A port titled Street Fighter II Turbo: Hyper Fighting[b] was released for the Super Famicom on July 11, 1993 in Japan, and for the Super NES in August 1993 in North America and October 1993 in the PAL region. The port was developed using the SNES port of the original Street Fighter II as its base, but with a larger cartridge size of 20 Megabits. Despite being titled Turbo, this port also contains the Champion Edition version of the game in the form of a "Normal" mode. The game's playing speed is adjustable in Turbo mode by up to four settings by default, with a cheat code that allows up to six faster settings. Other cheat codes allow players to enable and disable special moves in Versus mode, as well as play through the single-player mode with all of the special moves disabled.
The pitch change in the characters' voices when they perform a variation of their special moves based on the strength level of the attack was removed, but the voice clips of the announcer saying the names of each country were restored, along with the barrel-breaking bonus stage that was removed in the first SNES port. The graphics of each character's ending were changed to make them more accurate to the arcade version. Sound effects featuring people or animals shouting after a round ended were added as well, an aesthetic element that was not present in the arcade version of Hyper Fighting, but rather was added in Super Street Fighter II.
The Sega Genesis version, Street Fighter II': Special Champion Edition, while based primarily on Champion Edition, allows players to play the game with Hyper Fighting rules as well. The game's content is almost identical to the SNES version of Street Fighter II Turbo.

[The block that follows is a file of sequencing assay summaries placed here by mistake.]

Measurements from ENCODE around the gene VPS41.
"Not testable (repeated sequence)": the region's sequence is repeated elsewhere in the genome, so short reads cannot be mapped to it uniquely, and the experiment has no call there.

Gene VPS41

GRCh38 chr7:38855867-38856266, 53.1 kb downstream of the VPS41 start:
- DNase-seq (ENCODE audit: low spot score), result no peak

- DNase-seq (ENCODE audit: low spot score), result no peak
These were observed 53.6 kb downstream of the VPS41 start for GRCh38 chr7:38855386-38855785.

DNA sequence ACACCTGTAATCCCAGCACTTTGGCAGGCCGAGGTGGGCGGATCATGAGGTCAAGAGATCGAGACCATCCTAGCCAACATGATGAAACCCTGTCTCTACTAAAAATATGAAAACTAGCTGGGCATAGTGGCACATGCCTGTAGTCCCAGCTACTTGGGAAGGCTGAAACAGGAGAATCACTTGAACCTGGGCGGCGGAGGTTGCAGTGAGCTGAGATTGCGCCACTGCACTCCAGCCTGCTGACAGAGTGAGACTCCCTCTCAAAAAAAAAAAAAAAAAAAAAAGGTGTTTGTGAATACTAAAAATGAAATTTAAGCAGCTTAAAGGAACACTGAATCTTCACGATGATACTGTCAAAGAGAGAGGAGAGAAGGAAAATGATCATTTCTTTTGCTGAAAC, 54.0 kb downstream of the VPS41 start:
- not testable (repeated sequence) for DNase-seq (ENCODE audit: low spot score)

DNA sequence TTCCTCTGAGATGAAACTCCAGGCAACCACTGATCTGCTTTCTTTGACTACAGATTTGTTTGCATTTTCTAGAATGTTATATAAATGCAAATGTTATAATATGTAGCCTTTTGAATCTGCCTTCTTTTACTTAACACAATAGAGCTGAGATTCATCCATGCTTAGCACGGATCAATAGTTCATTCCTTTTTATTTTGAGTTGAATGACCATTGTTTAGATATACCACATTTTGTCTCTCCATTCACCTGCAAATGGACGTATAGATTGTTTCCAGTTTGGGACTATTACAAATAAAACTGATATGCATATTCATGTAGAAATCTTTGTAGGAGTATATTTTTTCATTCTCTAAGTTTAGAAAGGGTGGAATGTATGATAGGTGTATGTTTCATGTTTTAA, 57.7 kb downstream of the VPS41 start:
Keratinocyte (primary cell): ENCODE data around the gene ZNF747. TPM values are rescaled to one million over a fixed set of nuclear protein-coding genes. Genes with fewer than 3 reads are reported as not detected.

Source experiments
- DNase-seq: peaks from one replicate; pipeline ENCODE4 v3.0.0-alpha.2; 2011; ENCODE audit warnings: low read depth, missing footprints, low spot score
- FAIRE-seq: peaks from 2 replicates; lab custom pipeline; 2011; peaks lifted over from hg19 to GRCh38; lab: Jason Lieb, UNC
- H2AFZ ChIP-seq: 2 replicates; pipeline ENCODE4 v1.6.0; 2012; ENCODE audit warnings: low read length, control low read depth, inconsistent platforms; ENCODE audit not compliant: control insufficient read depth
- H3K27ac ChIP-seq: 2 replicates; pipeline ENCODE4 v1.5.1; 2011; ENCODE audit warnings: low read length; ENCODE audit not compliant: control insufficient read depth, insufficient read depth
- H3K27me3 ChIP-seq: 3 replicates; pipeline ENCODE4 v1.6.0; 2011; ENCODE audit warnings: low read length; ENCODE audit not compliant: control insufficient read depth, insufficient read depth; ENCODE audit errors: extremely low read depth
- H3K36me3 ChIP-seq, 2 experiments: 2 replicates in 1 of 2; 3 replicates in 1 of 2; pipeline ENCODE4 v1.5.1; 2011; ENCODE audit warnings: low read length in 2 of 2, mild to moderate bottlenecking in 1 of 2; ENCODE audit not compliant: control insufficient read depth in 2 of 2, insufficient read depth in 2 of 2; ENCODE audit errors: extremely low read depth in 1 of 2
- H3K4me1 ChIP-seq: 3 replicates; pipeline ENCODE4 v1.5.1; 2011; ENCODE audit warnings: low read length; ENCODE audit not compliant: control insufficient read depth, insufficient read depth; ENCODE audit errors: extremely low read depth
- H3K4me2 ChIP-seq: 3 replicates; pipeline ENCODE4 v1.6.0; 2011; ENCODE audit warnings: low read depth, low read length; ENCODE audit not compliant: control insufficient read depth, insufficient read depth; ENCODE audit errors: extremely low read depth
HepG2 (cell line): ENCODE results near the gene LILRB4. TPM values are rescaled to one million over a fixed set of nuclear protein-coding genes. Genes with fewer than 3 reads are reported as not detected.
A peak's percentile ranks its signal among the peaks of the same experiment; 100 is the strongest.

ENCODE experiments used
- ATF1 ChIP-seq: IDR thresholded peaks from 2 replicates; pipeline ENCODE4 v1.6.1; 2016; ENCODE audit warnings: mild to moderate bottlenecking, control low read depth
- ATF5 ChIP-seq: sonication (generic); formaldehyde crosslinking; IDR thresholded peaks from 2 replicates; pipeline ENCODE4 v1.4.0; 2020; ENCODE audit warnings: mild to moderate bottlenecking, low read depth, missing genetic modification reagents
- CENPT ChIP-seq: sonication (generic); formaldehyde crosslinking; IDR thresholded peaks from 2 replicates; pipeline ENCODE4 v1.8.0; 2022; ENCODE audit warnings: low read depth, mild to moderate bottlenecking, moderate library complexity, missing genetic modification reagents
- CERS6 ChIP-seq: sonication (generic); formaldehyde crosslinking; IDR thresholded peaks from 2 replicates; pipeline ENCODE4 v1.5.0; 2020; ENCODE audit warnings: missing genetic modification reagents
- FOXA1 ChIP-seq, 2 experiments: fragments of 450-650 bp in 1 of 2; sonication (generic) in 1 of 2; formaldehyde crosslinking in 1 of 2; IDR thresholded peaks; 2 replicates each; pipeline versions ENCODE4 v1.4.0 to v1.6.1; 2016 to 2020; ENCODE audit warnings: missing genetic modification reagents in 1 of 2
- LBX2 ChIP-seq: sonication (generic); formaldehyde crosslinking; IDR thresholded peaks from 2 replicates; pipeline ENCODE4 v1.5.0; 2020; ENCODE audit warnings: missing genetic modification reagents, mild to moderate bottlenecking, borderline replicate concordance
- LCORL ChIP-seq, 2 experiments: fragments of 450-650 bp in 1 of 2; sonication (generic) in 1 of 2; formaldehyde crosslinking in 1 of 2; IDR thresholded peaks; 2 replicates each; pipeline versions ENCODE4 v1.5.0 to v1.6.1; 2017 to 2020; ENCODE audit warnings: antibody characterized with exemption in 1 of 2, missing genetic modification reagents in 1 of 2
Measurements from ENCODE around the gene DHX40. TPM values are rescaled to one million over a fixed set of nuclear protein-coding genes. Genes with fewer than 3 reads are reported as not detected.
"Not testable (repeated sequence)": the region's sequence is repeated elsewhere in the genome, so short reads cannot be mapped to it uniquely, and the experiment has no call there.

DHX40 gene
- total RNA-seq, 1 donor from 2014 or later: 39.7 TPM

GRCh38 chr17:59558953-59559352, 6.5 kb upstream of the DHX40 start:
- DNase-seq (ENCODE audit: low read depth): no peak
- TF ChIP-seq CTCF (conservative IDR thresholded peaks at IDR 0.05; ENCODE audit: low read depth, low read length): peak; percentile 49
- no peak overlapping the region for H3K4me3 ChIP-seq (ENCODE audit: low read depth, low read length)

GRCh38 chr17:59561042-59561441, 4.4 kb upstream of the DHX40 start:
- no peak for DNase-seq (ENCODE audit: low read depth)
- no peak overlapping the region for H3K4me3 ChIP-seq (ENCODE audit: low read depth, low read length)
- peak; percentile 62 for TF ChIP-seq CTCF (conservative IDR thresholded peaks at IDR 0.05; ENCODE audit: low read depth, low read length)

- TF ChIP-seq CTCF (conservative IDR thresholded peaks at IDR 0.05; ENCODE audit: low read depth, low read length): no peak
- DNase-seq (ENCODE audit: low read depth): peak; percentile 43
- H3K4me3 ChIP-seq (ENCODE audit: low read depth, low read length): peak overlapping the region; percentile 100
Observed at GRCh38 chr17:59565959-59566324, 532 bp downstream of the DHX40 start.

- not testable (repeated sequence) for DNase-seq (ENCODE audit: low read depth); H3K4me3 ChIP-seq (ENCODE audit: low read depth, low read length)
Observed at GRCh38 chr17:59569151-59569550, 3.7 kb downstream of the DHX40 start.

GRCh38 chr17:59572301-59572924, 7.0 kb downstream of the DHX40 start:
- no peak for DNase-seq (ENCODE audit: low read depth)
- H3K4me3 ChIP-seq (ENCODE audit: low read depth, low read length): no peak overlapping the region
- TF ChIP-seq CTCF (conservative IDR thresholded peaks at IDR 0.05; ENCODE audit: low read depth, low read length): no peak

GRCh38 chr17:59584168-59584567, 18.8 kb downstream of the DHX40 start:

Hyper Fighting is included in Street Fighter Collection 2 (Capcom Generation 5) for the Sega Saturn and PlayStation. The PlayStation port was later included in Capcom Classics Collection Vol. 1 for PlayStation 2 and Xbox, as well as Capcom Classics Collection: Reloaded for the PlayStation Portable. A stand-alone re-release of Hyper Fighting was also released for the Xbox 360 via Xbox Live Arcade which features an online versus mode. It was also released for the iPod Touch, iPhone, iPad, and Android, along with Street Fighter II and Champion Edition, as part of Capcom Arcade.
In early 2015, a homebrew Virtual Boy version of the game simply titled Hyper Fighting surfaced online. No info on who developed the game. Box art, game cartridge, and manual were all created similar to an official Virtual Boy release. The gameplay is identical to that of the SNES and Sega Genesis versions with a few characters stages altered.
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In the February 1994 issue of Gamest, Hyper Fighting, along with Super Street Fighter II, was nominated for Best Game of 1993, but lost to Samurai Spirits. Hyper Fighting was ranked as sixth, while placing fifth in the category of Best Fighting Games.
The game has sold 4.1 million copies on the SNES.
- The title is officially pronounced Street Fighter II Dash Turbo in Japan. Like its predecessor, the word "Dash" is not written, but represented by a prime symbol, which is usually unspoken in English territories. The U.S. and World versions omits the word "Turbo" from the title screen, simply referring to the game as Street Fighter II': Hyper Fighting. However, the word "Turbo" still appears on the cabinet's marquee and in the installation manual.
- Spelled without the prime symbol.
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- Rovi Corporation. "Street Fighter II': Hyper Fighting [Xbox Live Arcade]". Archived from the original on November 14, 2014.